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Farewell after 40 years at Holy Trinity
Oct. 13, 2017

By Starrla Cray
Associate Editor

WINSTED – Holy Trinity Catholic School in Winsted is a happy place for Marnie Ebensperger, who recently retired after four decades of teaching first grade.

The school is not only where Marnie worked, but also where she met her husband, Marv, and formed many long-lasting friendships.

Marnie grew up in Lakeville, and later attended the College at St. Benedict in St. Joseph.

“It took me a long time to pick a major,” she recalled. Eventually, she settled on elementary education, as she had done a lot of babysitting through the years and enjoyed being with children. Her roommate, Rosie Hertel, was also planning to become a teacher.

Marnie’s first teaching job was at a small Catholic school in Red Lake Falls, a town east of Grand Forks with a population of about 1,500. Meanwhile, Hertel got a job at Holy Trinity in Winsted. Two years later, Hertel told Marnie about an opening to teach fourth grade at Holy Trinity.

Marnie applied, but wasn’t offered the position. Instead, she accepted an offer to teach in the Bahamas, where her sister lived. Before she started, however, Marnie’s mother was diagnosed with cancer, and she decided to stay closer to home.

Holy Trinity then asked her to teach first grade, and she accepted.

“It was nice coming here,” she said. “There were a lot of new, young teachers that year.”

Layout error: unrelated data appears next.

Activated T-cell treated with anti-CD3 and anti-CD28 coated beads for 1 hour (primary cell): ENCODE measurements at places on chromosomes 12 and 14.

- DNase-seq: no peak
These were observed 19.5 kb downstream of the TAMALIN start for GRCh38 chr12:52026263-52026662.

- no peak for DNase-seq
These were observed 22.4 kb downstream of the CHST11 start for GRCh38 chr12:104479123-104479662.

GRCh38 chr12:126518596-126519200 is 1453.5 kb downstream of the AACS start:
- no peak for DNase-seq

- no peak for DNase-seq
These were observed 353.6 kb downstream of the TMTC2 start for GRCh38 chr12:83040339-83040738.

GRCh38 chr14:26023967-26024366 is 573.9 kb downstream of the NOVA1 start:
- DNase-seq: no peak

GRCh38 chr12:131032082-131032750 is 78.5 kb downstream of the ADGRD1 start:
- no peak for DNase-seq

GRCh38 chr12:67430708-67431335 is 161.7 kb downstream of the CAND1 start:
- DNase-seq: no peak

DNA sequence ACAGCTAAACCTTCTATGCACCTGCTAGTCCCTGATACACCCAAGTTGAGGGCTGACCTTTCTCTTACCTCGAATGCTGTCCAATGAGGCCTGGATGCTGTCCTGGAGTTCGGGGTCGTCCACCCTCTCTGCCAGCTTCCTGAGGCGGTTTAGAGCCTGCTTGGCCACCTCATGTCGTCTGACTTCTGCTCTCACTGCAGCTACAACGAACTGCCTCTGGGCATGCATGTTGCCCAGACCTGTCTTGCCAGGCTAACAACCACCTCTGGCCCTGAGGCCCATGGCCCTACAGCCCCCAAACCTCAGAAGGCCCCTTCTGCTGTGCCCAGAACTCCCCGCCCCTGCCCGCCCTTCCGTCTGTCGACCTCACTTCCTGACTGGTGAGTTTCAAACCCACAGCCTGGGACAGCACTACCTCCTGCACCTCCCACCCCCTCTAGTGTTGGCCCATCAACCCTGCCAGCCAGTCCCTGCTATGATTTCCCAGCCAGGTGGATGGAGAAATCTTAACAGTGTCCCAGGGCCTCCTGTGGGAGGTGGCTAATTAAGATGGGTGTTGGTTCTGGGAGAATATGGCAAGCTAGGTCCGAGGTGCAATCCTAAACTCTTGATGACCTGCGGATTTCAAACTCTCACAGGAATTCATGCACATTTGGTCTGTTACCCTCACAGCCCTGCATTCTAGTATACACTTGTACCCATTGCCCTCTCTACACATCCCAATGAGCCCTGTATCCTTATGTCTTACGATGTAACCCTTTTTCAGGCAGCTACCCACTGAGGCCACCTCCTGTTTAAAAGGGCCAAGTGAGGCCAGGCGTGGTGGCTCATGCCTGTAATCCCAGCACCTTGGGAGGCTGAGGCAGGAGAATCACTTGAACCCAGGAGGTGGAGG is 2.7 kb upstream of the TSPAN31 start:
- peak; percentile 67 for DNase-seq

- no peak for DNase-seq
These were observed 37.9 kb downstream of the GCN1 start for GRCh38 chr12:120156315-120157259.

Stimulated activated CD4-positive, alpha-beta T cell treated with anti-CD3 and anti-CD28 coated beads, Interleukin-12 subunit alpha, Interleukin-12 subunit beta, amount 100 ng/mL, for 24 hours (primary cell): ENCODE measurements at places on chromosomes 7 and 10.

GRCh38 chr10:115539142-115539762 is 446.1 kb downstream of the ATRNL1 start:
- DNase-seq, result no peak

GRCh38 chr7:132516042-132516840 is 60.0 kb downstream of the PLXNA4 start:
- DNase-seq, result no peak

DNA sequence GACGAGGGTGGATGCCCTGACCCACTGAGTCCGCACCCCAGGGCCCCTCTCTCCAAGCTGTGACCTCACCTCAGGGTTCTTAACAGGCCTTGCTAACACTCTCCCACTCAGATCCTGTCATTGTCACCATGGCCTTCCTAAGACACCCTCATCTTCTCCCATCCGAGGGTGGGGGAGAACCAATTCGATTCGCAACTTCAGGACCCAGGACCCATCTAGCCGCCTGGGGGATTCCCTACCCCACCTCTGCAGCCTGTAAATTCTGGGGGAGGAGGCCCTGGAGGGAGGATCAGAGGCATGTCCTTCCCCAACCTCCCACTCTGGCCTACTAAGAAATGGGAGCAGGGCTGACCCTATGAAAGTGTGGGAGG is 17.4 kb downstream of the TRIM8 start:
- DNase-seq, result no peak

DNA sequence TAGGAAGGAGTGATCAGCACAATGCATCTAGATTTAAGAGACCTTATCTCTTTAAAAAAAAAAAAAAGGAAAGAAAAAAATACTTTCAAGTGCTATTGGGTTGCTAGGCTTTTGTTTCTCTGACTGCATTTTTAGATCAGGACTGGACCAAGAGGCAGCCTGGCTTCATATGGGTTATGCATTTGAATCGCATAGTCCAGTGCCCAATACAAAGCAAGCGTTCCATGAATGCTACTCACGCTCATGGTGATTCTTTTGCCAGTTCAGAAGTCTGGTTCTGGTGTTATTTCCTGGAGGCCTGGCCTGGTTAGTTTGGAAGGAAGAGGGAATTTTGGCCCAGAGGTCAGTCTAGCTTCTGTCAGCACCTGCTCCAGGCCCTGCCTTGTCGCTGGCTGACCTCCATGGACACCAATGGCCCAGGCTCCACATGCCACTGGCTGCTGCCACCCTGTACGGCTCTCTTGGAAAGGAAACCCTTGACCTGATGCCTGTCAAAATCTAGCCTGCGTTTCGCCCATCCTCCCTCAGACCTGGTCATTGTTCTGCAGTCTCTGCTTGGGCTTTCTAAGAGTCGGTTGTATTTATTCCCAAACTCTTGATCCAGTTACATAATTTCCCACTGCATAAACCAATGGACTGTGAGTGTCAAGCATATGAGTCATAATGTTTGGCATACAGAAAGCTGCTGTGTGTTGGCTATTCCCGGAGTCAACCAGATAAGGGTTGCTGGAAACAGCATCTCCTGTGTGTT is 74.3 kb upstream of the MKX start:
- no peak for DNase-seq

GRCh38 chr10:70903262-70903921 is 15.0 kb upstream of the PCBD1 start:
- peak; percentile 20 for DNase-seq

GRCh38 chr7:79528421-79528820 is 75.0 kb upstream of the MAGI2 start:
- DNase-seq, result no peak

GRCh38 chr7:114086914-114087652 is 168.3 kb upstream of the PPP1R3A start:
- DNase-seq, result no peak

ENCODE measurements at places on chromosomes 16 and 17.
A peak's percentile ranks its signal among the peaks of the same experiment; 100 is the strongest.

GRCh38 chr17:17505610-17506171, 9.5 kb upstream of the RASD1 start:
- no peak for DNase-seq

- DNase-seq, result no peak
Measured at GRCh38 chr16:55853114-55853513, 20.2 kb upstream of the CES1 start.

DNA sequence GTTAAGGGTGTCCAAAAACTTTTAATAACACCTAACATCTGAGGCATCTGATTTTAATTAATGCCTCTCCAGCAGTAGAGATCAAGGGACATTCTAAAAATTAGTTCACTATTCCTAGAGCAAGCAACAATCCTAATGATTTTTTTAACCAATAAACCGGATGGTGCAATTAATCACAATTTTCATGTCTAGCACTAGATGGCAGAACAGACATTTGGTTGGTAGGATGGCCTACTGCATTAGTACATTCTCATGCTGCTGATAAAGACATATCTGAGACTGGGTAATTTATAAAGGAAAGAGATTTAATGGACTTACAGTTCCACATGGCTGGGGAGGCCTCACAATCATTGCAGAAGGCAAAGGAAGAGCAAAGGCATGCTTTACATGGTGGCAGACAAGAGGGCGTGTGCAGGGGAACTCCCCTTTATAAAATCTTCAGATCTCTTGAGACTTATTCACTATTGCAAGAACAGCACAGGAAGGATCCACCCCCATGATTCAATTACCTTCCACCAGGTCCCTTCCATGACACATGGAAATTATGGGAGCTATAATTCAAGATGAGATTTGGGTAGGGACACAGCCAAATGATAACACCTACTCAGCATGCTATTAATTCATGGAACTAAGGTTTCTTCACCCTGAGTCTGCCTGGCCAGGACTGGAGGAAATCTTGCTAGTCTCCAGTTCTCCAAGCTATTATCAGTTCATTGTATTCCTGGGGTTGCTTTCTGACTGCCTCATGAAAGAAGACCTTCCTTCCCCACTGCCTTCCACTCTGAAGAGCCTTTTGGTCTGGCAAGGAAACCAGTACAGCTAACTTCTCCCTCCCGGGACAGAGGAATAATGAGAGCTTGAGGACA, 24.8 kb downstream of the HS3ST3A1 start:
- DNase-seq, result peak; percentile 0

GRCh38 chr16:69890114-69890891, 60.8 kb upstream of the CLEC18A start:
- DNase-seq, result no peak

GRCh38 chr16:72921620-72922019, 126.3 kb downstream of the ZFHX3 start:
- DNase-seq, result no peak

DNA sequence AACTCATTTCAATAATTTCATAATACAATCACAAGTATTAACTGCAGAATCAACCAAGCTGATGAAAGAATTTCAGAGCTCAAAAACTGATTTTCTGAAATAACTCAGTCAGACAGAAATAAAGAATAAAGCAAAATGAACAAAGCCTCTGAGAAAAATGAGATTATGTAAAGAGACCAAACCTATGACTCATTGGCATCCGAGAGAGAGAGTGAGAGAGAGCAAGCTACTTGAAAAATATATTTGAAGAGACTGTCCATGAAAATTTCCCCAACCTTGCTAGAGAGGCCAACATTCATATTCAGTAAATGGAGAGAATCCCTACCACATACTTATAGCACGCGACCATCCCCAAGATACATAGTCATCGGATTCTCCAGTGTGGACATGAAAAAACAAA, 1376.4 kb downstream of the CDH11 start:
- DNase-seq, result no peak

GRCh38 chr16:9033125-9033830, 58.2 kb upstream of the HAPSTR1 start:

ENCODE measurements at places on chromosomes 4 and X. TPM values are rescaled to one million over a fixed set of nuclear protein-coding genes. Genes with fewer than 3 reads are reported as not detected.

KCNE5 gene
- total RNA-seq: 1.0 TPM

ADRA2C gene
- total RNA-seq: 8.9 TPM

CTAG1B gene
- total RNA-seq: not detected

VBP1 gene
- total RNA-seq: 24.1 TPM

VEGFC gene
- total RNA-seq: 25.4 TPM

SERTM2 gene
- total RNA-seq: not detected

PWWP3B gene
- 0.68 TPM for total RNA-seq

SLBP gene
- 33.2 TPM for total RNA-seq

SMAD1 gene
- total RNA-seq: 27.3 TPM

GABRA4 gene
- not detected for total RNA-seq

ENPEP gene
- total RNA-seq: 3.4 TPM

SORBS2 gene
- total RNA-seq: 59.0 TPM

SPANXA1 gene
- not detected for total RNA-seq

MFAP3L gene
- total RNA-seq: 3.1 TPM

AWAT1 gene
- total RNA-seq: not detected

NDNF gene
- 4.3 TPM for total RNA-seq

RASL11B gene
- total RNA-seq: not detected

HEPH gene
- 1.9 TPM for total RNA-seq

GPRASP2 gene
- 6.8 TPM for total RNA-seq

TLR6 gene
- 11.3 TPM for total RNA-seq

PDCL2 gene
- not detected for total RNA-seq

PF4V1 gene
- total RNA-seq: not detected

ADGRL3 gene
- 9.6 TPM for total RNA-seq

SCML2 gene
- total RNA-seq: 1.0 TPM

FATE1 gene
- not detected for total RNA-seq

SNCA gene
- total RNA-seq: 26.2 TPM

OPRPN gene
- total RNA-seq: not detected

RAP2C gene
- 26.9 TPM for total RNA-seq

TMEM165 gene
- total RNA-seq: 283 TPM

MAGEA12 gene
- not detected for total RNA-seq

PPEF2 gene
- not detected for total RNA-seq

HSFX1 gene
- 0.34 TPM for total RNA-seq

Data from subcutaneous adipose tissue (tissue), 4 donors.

The teachers often spent time together on weekends, which is how Marnie met her husband, Marv, who is known as “Mr. E.” After they got married, Marnie automatically became “Mrs. E.”

Although the couple taught in the same school, their jobs are “totally different,” according to Marnie. While Marv teaches science and math to high school students, Marnie’s days revolved around a much younger demographic.

“I taught first grade the whole 40 years,” she said.

First grade is a rewarding age to teach, Marnie said, explaining that “they all love their teacher, and most of them love school.”

Her favorite subject to teach was reading.

“You can actually see when they get it,” she said.

Although the age group was the same year to year, Marnie said every class – and every student – is unique. Building relationships with students and their families was always a priority for her, and she has become friends with many parents.

In retirement, Marnie plans to help with church work at Holy Trinity, but she hasn’t committed to a specific volunteer schedule yet.

She’s also been busy sewing, and was recently working on shortening a bridesmaid’s dress. Marnie and her sisters are all expert quilters, and a story about their work appeared in the Aug. 4, 2003 edition of the Herald Journal.

One of Marnie’s main reasons for retiring at this time was to be able to attend her grandchildren’s activities. Her daughter in North Carolina has two children, and her son in Richmond also has two children.

“This fall, my oldest grandson started first grade,” Marnie said. “Now, I get to see it from a different side.”

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